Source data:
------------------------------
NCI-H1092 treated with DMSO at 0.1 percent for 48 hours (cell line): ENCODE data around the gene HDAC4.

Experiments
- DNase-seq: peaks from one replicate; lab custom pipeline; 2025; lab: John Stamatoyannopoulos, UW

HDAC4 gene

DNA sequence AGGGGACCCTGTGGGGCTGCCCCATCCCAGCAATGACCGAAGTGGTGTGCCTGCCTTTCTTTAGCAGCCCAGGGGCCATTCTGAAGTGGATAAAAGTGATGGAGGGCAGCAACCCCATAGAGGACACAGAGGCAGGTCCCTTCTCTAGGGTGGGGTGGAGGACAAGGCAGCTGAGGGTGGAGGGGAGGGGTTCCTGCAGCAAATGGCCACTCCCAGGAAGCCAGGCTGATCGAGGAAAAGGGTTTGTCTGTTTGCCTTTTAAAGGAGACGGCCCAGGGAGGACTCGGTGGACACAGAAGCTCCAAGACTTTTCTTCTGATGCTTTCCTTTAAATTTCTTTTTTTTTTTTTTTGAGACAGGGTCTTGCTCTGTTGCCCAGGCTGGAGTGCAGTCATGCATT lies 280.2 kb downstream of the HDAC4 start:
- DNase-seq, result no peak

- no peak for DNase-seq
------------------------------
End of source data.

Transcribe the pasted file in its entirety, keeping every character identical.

NCI-H1092 treated with DMSO at 0.1 percent for 48 hours (cell line): ENCODE data around the gene HDAC4.

Experiments
- DNase-seq: peaks from one replicate; lab custom pipeline; 2025; lab: John Stamatoyannopoulos, UW

HDAC4 gene

DNA sequence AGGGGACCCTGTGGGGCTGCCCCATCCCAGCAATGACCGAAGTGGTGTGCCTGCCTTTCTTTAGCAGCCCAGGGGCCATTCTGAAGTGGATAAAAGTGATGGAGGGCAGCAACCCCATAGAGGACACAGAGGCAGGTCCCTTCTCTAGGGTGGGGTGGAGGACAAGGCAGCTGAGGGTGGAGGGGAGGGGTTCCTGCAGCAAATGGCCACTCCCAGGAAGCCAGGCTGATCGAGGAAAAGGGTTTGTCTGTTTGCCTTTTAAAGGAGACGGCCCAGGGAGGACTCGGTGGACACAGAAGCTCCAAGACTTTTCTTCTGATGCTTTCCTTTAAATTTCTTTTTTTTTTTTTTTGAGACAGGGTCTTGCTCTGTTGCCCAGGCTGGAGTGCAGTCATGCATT lies 280.2 kb downstream of the HDAC4 start:
- DNase-seq, result no peak

- no peak for DNase-seq